Anaïs decided one way to deal with her guilt feelings over her affair with Henry was to treat Hugo to an “exhibition” by prostitutes at one of the higher quality Parisian brothels. The performance was by two women—the establishment did not include a man with a woman in its program—and though it had been intended for Hugo’s benefit, it was Anaïs who felt arousal most intensely. And she finally discovered the clitoris after ten years of marriage and sexual trysts with Henry and others, no less, when one of the prostitutes brought the other to orgasm with cunnilingus.

June learned of the affair between Anaïs and Henry from one of Henry’s associates and immediately set sail for Paris. After her arrival, she largely ignored Henry and focused her attention on Anaïs with repeated seductive touchings in what she claimed later was a false lesbian ruse. Anaïs in turn naively lavished June with expensive gifts, meals, and extra money to spend while she was in Paris. But then June confronted a frazzled and intimidated Henry with her knowledge of the sexual relationship, took all the money in his wallet with “Now you have the last chapter for your fucking book,” and said she was leaving him. She returned to New York and divorced him. June’s life deteriorated after she left Henry. She was in a mental institution after another failed marriage and suffered broken bones during electroshock therapy from which she never recovered. Henry encountered her once in 1961 and was shocked at the extent of her decline. She moved with a brother to Arizona in the late 1960’s and died there in 1979.


Anaïs entered psychoanalysis with Dr. René Allendy in April 1932, partly because of her personal turmoil but also because of her frustration over not being able to write publishable material. Her unhappiness was exacerbated after her Lawrence book received mostly poor reviews and otherwise was outright ignored by the critics.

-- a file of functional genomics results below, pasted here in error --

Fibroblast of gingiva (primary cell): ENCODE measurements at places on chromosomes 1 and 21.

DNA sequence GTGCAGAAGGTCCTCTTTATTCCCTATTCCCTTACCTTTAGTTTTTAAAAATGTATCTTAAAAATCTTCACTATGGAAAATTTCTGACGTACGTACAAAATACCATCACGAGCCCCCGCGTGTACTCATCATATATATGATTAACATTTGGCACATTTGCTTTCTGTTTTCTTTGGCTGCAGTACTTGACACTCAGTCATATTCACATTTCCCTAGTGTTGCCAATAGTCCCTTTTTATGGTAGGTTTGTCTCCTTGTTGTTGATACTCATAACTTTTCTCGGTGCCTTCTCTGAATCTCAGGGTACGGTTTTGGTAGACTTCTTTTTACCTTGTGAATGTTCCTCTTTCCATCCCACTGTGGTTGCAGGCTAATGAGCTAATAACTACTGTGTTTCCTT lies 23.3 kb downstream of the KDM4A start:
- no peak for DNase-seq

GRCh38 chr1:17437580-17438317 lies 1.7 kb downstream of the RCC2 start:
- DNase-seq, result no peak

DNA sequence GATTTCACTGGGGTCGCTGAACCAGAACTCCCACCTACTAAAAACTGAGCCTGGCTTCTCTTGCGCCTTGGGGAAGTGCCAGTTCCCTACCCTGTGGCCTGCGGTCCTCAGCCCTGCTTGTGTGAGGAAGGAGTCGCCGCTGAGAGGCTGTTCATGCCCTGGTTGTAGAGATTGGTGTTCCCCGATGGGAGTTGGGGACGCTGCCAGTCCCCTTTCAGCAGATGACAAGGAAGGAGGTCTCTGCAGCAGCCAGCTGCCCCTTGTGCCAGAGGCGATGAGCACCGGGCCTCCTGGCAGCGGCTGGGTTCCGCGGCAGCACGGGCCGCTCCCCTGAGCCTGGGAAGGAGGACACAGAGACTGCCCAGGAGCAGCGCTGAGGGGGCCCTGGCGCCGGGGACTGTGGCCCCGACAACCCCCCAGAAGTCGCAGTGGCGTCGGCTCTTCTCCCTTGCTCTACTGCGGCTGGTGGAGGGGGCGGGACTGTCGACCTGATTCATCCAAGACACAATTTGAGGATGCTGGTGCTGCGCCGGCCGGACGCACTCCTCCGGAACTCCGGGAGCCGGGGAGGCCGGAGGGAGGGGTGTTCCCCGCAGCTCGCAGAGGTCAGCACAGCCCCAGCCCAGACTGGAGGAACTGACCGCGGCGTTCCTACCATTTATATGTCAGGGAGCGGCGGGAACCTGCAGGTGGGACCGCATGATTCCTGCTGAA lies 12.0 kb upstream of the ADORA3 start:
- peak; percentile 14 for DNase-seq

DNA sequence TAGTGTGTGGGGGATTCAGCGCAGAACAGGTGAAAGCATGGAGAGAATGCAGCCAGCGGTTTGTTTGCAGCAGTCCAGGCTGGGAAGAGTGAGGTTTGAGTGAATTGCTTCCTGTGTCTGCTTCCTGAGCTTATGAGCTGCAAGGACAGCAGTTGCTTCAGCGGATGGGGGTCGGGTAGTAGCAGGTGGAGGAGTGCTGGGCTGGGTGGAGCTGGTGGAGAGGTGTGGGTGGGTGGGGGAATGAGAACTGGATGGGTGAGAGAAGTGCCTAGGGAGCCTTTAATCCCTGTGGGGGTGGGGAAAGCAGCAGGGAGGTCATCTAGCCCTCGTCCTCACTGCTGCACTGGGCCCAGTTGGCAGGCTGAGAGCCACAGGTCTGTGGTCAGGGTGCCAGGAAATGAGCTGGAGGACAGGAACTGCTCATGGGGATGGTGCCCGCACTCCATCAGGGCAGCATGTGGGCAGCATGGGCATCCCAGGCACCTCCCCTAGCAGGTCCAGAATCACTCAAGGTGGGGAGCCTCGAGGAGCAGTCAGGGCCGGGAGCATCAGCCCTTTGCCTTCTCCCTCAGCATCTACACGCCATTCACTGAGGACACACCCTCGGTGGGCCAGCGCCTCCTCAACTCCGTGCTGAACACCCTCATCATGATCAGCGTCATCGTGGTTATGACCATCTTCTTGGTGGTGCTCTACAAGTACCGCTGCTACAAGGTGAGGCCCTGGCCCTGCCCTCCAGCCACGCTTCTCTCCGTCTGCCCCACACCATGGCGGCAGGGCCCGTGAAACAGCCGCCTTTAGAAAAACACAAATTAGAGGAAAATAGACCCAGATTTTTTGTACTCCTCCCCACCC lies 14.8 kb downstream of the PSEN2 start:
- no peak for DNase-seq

At some point, Anaïs began to develop resistance to the analysis and to many of the directions it was taking under Allendy. She initiated control of the sessions by diverting the focus to Allendy, his books and professional accomplishments and, ipso facto, away from her. The relationship flipped and he effectively became her patient, confessing to his own deep-seated inferiority complex.

Anaïs titillated him during one session by exposing her breasts to show him how modest in size they were. She wrote in her diary of her conquests to date, and Allendy was to be next on the list. Soon, they were fondling and masturbating during the analysis sessions and this was followed, at her suggestion, with sex in a hotel room. She later mocked him in her diary as a poor lover with a white, flabby body who was such a pathetic conquest she had to fake her orgasm.

Anaïs was now nearing her 30th birthday and the tone and content of her diary entries changed markedly. Her dreamy introspection about life and art gave way to anger, cynicism, and arrogance and her diary focused almost exclusively on sex. She experienced dramatic mood swings that frightened both Hugo and Henry.

In retaliation for the intellectual bonding occurring between Henry and the modern poet, Walter Lowenfels, Anaïs initiated an affair with Antonin Artaud, a major figure in twentieth century French theater. Artaud was openly homosexual and was impotent with Anaïs, but this did not concern her because her main objective was to arouse Henry’s jealousy with yet one more conquest. Anaïs’s sexual favors were bestowed on Henry, Hugo, Allendy, and Artaud contemporaneously and her journal entry on this state of affairs was explicit and to the point: “…recipe for happiness…mix well the sperm of four men in one day.” Still, her ministrations to them, naturally enough, often left her on the verge of exhaustion. The addition of a fifth lover to the mix soon put that problem behind her and changed the course of her relationships with the other men.

Nearly 20 years after he deserted his family for Maruca Rodriguez, his current wife, Joaquín Nin reappeared in Anaïs’s life. This was the result of a chance meeting she had with a mutual friend which, in turn, led to an exchange of letters between father and daughter. Then, in June 1933, he made a trip from Paris to visit her in Louveciennes where she was living. Anaïs had never forgotten Joaquín and there were frequent references to her father in her diary. Many Anaïs followers believe she was striving throughout her life for the father figure who had left her whenever she embarked on relationships with men.